The Roman Forum

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published on 18 January 2012

A Forum was the main center of a Roman city. Usually located near the physical center of a Roman town, it served as a public area in which commercial, religious, economic, political, legal, and social activities occurred. Fora were common in all Roman cities, but none were as grand as the fora of Rome itself.

A forum is not unlike a Greek Agora in concept and even design somewhat. It is likely that there was some Greek influence on the concept of a public gathering place for the Romans. In fact, a Roman forum often included certain physical aspects of a Greek agora, such as the use of porticoes. However, where an agora was maintained as an open public place in a Greek city, Roman fora developed into much more, with greater purpose and use. They were filled with shops, porticoes, temples, offices, and triumphal arches; and they were where important civic and political announcements were made, as well as where the less tasteful aspects of Roman life occurred, such as prostitution. As the years of Roman history passed, the fora of Rome became quite enclosed, and probably very crowded and chaotic.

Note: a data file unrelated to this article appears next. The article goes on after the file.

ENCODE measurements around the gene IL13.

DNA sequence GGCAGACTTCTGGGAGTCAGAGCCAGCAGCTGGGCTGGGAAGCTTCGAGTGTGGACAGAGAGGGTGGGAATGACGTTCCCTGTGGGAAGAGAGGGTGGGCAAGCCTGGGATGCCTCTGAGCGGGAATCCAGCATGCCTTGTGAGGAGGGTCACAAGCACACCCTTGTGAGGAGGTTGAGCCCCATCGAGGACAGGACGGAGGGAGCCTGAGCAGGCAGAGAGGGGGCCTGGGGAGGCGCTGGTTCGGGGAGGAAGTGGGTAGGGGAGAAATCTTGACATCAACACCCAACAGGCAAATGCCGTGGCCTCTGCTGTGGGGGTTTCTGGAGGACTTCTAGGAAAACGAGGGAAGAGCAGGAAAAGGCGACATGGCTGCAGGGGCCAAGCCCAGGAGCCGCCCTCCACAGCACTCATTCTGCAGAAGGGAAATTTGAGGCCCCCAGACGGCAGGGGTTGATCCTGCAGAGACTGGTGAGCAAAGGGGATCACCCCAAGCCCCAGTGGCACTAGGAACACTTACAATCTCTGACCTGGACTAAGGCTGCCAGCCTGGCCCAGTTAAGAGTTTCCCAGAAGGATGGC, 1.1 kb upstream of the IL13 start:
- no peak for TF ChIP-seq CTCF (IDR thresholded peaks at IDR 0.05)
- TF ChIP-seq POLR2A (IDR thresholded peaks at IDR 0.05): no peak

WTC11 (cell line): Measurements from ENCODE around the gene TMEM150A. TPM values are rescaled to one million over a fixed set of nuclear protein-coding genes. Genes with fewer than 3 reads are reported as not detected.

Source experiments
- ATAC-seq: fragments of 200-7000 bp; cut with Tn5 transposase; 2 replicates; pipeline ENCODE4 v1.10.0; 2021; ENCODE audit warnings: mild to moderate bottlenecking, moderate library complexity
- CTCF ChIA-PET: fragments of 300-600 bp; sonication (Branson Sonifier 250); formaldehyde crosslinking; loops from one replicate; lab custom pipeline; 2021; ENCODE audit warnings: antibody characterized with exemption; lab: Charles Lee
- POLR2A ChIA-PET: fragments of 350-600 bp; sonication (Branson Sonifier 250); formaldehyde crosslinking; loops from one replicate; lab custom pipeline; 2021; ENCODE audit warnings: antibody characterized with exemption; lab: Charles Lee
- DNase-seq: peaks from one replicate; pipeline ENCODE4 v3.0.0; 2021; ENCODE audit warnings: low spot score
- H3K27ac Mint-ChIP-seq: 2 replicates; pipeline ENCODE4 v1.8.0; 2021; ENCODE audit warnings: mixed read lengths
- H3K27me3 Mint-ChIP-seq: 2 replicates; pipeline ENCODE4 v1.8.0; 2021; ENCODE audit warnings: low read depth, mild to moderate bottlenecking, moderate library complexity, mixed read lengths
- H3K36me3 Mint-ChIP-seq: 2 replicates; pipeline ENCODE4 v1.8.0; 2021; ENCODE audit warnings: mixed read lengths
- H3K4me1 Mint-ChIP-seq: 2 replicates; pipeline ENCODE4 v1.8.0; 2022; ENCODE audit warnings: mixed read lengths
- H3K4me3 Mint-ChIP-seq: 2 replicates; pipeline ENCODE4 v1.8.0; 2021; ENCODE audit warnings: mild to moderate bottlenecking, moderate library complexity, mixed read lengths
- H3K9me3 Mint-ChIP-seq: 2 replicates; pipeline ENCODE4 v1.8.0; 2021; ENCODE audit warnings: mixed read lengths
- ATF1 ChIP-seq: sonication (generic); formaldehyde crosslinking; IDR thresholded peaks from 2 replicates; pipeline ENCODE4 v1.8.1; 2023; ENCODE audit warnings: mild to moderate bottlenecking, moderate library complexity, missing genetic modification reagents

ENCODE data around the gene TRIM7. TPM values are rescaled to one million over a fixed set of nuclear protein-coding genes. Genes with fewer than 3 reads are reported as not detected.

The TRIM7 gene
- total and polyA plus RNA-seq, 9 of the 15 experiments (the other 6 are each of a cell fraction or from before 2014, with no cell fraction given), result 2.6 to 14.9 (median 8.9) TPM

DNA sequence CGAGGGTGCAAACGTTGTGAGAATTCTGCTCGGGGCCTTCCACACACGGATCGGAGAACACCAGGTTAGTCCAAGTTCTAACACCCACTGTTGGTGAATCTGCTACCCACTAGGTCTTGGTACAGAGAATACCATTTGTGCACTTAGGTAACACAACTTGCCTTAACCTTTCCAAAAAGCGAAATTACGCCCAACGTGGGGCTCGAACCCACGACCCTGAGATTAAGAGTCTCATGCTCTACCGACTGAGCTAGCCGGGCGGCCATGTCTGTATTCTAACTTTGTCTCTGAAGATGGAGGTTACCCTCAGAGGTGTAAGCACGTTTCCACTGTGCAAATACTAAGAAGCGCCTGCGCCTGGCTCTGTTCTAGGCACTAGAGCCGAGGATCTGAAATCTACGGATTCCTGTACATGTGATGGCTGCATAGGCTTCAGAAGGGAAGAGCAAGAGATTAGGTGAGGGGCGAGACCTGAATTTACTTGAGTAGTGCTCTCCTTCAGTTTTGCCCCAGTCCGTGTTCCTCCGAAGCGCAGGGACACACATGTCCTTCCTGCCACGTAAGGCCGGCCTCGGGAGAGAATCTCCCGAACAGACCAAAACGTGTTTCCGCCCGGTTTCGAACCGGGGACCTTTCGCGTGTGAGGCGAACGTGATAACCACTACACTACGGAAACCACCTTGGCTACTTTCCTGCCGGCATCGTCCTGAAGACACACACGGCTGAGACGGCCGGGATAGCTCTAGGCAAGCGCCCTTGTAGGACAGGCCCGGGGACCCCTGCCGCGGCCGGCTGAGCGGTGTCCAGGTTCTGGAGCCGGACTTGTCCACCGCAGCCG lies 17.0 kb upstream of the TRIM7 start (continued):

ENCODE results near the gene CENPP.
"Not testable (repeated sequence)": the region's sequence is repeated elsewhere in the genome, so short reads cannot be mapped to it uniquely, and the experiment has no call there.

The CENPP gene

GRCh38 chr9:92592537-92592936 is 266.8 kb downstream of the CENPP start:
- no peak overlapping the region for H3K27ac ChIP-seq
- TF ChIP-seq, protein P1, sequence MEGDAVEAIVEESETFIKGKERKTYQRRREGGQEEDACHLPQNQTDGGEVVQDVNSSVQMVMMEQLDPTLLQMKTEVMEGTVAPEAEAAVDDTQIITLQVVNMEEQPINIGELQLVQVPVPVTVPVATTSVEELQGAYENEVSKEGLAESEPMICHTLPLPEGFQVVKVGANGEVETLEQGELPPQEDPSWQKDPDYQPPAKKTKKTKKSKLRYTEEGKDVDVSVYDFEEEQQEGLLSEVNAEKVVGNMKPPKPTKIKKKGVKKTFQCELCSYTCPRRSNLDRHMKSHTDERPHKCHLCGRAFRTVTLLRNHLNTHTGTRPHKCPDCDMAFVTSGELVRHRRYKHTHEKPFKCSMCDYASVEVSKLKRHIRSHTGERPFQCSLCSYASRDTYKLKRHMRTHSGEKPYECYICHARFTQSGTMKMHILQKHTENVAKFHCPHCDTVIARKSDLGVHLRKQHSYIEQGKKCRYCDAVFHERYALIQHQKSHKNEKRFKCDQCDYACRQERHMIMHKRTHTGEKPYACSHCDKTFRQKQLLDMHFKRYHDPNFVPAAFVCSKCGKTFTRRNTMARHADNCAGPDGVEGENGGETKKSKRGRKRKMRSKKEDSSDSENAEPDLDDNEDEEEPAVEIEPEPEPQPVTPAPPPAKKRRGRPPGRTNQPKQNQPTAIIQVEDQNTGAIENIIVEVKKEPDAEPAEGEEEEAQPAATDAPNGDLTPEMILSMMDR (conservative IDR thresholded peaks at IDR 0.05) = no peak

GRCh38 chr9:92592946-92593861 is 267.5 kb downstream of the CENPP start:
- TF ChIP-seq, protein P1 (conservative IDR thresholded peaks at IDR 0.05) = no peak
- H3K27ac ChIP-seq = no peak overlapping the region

The main forum of the city of Rome was the Forum Romanum. Its placement in the central part of the city dates back to the time of the Tarquin kings, and it was seen fit to build a sewer, the Cloaca Maxima, to provide proper drainage of the marshy land between the Esquiline, Capitoline, and Palatine Hills down to the Tiber River. With the land properly drained and dry, this area naturally became a central gathering location for the Etruscan inhabitants. When the Roman Republic came to be in 509 B.C., this area retained its public use, and was where processions and elections took place, and eventually where the Roman Senate gathered.

While the Forum Romanum was the main forum of Rome, there were several other fora located throughout the city. Each of these fora had a specific purpose unto themselves. These included the Forum Boarium (the cattle market), and several Imperial Fora. Roman Emperors such as Augustus and trajan built the Imperial Fora, usually with the spoils of war, in order to celebrate themselves and their victories.



Submitted by , published on under the following license: Creative Commons: Attribution-NonCommercial-ShareAlike. This license lets others remix, tweak, and build upon this content non-commercially, as long as they credit the author and license their new creations under the identical terms.

References

  • Stambaugh, John E.. The Ancient Roman City. The Johns Hopkins University Press, Baltimore and London, 1988.

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